Can you feel the spirit? Towards a sensory sociology of religion
Author: Beth L Dougherty, firstname.lastname@example.org
University: Loyola University Chicago, United States
Supervisor: Rhys H Williams
Year of completion: 2018
Language of dissertation: English
Areas of Research: Theory , Religion , Senses and Society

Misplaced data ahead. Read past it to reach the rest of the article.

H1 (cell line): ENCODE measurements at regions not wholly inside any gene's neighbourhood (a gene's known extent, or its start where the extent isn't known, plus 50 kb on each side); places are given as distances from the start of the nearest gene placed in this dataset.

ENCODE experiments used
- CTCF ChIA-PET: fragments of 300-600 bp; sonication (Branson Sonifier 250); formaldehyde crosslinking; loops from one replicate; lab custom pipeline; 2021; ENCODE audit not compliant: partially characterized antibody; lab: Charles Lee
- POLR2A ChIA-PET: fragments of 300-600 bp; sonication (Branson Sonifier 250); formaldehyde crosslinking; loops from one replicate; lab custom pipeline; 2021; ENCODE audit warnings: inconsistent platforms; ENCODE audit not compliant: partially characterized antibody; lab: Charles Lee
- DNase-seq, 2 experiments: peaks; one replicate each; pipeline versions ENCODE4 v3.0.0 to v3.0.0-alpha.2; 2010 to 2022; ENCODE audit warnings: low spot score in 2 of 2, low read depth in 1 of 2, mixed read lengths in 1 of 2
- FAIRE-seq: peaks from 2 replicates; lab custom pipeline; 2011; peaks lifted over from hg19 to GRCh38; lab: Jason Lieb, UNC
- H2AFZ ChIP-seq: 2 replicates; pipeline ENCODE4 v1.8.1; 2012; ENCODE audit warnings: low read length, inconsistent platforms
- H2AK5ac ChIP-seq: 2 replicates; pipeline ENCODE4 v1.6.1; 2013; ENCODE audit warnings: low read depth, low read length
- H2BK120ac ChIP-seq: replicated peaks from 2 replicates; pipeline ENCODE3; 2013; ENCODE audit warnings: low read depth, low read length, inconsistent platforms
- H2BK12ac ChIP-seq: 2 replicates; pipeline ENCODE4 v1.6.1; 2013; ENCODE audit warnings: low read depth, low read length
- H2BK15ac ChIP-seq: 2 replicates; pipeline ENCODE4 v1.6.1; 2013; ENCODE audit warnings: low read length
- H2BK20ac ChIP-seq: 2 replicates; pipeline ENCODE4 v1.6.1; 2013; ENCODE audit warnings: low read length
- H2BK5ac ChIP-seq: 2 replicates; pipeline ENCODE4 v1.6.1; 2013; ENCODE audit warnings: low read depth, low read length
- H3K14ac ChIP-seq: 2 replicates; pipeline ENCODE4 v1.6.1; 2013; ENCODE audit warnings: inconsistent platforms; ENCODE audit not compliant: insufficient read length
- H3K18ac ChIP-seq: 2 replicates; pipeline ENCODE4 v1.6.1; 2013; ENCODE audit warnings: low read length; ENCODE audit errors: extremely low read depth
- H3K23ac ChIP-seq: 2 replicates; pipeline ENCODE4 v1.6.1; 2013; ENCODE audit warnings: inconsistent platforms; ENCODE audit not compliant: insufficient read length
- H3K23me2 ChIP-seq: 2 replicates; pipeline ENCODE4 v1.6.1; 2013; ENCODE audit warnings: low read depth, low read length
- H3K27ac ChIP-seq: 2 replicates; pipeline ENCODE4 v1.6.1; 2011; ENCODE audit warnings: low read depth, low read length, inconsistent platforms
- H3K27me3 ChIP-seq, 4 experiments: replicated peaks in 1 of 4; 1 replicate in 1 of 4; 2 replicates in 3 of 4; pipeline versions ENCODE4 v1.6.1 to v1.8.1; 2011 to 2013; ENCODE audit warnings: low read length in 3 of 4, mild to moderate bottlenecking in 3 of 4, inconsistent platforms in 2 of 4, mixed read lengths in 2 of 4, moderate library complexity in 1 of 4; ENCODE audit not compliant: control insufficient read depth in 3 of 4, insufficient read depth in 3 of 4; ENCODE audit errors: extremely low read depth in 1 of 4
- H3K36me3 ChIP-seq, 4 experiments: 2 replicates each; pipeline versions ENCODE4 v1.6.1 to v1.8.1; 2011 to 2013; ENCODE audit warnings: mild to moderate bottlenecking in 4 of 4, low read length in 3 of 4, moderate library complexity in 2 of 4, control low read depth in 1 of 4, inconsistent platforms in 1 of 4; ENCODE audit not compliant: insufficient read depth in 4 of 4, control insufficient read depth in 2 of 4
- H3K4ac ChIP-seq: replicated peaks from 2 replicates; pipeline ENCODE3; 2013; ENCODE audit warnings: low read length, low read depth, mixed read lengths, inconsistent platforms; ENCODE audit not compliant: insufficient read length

This mixed-methods dissertation focuses on the ways individuals, ritual coordinators, and larger organizations use and understand the senses and embodiment as tools for and output from ritual encounters. Through establishing an understanding of the role of the sensory in sociological literature and the historical shifts in the sociology of religion, I build an analysis that models ways that the sensory can be used to understand and analyze religious rituals. Using ethnographic and content analysis of rituals in Pagan, Catholic, Presbyterian, and Unitarian Universalist traditions alongside data from the National Congregations Survey set, I look at US based religious organizations in both the US and UK. My analysis looks specifically at the ways that individual, local, and organizational elements articulate in interaction, highlighting areas where ritual may (temporarily) fail or be adjusted to better suit the local populations. I utilize the term articulation to refer to the ways in which the complex local, individual, and organizational forces intersect and interact. With this data, a theoretical model for understanding and addressing ritual mis-articulation is developed. This model will assist local religious communities, as well as larger national organizations, in considering some of the ways that ritual can be modified to better reach disarticulated populations and individuals.